This paper describes the new mineral nataliyamalikite, the orthorhombic form of thallium iodide (TlI), from high-temperature fumaroles from the Avacha volcano, Kamchatka Peninsula, Russia. We also present some chemical analyses showing extreme enrichment of Tl in the volcanic gases at the Avacha volcano, and a review of thallium geochemistry that highlights the fascinating processes that led to the formation of nataliyamalikite.
Nataliyamalikite occurs as pseudo-cubic nanocrystals (≤0.5 μm) within vacuoles in an As-(Te)-rich amorphous sulfur matrix and rarely as irregularly shaped aggregates up to ~50 μm in diameter within the amorphous sulfur matrix. Associated minerals include an unidentified Tl-As-S mineral, barite, and rare inclusions of a Re-Cu-bearing phase. The mean empirical composition based on four EDS analyses is Tl1.00(I0.95Br0.03Cl0.02), corresponding to the ideal formula TlI. Nataliyamalikite crystallizes in the orthorhombic system, space group Cmcm, which is consistent with the low-temperature (<175 °C) synthetic TlI polymorph. EBSD data reveal that some grains retain the cubic symmetry (Pm3m) of the high-temperature polymorph, although most analyzed grains display the orthorhombic symmetry. Single-crystal X-ray studies of material extracted by the focused ion beam-scanning electron microscopy (FIB-SEM) technique, and carried out on the MX2 macromolecular beamline of the Australian Synchrotron, determined the following cell dimensions: a = 4.5670(9), b = 12.803(3), c = 5.202(1) Å, V = 304.2(1) Å3, and Z = 4. The six strongest calculated X-ray reflections and their relative intensities are: 3.31 (100), 2.674 (73), 3.20 (43), 2.601 (28), 2.019 (21), and 2.284 Å (19). The combination of EBSD analysis (providing an efficient test of the crystallinity and crystal symmetry of a population of micrometer-sized grains) and synchrotron single-crystal X-ray micro-diffraction (beam size ~7.5 μm) on micro-aggregates extracted using FIB-SEM opens the way to the characterization of challenging specimen—in this case, the sulfur matrix is highly beam sensitive, and the nataliyamalikite grains could not be isolated using optical microscopy.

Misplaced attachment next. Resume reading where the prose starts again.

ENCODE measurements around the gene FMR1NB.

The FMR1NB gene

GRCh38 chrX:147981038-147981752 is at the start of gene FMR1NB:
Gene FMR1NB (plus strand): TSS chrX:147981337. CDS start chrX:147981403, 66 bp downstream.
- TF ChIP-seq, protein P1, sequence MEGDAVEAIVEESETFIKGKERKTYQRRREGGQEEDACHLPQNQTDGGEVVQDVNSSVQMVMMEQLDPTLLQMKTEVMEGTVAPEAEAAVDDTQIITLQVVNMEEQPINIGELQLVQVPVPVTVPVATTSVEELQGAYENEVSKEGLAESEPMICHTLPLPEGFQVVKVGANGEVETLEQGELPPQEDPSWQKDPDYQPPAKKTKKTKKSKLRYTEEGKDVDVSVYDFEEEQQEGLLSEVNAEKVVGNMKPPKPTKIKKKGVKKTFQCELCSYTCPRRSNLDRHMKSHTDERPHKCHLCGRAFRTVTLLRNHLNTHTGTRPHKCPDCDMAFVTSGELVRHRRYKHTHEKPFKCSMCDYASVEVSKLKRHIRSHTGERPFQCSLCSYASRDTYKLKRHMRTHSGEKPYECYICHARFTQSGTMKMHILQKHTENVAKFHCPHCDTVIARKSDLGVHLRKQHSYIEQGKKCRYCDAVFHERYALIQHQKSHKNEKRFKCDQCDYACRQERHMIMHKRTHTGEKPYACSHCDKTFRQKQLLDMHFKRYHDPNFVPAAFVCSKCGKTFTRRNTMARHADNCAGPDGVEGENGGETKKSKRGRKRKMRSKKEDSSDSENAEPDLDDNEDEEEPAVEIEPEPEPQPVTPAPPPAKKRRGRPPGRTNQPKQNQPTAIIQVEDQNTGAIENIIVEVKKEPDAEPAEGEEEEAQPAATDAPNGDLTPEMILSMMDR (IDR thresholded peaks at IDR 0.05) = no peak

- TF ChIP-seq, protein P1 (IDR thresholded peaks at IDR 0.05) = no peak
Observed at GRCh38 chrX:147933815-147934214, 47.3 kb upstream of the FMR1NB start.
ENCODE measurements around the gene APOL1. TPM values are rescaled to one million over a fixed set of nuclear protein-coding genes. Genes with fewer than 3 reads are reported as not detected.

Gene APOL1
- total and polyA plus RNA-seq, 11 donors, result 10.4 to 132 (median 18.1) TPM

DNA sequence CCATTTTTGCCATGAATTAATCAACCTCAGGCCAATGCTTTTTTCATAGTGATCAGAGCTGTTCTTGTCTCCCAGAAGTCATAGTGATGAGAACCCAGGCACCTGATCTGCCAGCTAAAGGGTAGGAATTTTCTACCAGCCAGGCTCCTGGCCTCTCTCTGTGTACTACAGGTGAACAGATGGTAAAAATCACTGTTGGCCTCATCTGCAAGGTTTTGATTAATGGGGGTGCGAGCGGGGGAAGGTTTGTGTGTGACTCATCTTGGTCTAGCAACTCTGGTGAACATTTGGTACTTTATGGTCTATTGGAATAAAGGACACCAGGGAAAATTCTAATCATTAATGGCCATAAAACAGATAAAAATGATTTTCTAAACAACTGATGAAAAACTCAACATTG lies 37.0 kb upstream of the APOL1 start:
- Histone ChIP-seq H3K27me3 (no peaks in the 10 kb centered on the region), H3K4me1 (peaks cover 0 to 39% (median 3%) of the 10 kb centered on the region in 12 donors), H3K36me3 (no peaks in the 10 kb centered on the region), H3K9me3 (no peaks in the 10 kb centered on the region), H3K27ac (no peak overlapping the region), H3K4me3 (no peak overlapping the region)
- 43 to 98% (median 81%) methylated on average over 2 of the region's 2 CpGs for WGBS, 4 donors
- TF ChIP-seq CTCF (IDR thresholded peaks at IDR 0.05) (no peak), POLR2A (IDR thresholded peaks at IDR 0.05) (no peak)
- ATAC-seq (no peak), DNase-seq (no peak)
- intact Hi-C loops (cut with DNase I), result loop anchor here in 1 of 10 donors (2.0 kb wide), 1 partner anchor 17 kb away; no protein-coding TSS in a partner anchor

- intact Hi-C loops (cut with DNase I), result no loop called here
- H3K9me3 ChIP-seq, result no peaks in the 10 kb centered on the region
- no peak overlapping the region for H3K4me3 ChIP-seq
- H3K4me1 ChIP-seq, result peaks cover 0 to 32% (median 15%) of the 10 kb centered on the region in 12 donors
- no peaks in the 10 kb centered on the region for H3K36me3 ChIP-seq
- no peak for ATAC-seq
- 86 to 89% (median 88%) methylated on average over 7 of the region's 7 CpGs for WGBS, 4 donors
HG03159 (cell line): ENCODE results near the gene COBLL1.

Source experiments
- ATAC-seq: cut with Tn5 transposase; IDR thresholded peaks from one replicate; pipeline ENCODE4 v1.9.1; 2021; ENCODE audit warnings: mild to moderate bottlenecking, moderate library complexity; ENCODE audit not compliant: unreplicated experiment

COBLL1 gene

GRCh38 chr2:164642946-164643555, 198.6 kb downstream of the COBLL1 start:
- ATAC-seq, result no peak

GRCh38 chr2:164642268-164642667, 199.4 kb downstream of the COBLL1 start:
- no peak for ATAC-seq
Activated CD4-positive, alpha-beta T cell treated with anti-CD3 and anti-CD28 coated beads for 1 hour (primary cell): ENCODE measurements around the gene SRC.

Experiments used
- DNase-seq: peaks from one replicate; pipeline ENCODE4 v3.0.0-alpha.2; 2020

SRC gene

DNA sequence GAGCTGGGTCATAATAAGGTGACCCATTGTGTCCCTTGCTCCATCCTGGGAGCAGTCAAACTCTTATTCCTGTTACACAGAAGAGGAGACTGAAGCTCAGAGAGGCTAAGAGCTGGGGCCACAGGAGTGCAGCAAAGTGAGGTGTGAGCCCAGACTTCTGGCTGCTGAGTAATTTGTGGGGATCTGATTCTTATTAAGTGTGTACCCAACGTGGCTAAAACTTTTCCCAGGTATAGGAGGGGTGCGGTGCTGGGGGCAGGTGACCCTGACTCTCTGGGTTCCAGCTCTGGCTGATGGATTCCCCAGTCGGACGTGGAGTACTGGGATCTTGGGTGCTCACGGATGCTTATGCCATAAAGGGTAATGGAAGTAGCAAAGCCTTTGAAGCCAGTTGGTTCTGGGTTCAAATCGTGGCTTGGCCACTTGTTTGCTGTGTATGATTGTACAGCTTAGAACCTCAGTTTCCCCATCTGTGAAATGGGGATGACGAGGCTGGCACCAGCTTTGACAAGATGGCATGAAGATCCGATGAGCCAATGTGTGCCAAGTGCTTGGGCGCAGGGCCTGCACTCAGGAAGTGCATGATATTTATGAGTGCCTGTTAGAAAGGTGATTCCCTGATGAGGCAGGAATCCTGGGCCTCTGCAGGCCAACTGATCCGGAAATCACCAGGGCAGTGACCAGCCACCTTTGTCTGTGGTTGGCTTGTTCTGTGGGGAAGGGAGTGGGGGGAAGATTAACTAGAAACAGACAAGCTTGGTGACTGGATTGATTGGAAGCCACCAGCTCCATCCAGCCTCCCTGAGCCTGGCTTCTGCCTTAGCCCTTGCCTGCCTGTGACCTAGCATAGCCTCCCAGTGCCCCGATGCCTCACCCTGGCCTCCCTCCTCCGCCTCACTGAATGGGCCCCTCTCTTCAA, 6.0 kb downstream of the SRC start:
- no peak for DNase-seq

The high-temperature (>600 °C) sulfidic (~1.2 wt% S) vapors at Avacha are extremely enriched in thallium; with 34 ppm, they contain an order of magnitude more Tl than the richest volcanic gases analyzed to date and ~100× more Tl than most metal-rich fumarolitic fluids associated with volcanic arcs. The formation of nataliyamalikite illustrates the complex processes that control thallium geochemistry in magmatic arc systems. Thallium minerals have now been reported in andesitic (Avacha), basaltic (Tolbachik, Kamchatka), as well as rhyolitic (Vulcano, Eolian Islands, Italy) volcanoes. Ultimately, these thallium minerals result from the transfer of thallium from subducted sediments to volcanic gases in arc volcanoes. We suggest that the extremely thallium-enriched vapors from which nataliyamalikite formed result from complex and transient interactions between Tl-rich sulfosalt melts and magmatic vapors, a process that may be important in controlling metal distribution in boiling epithermal systems.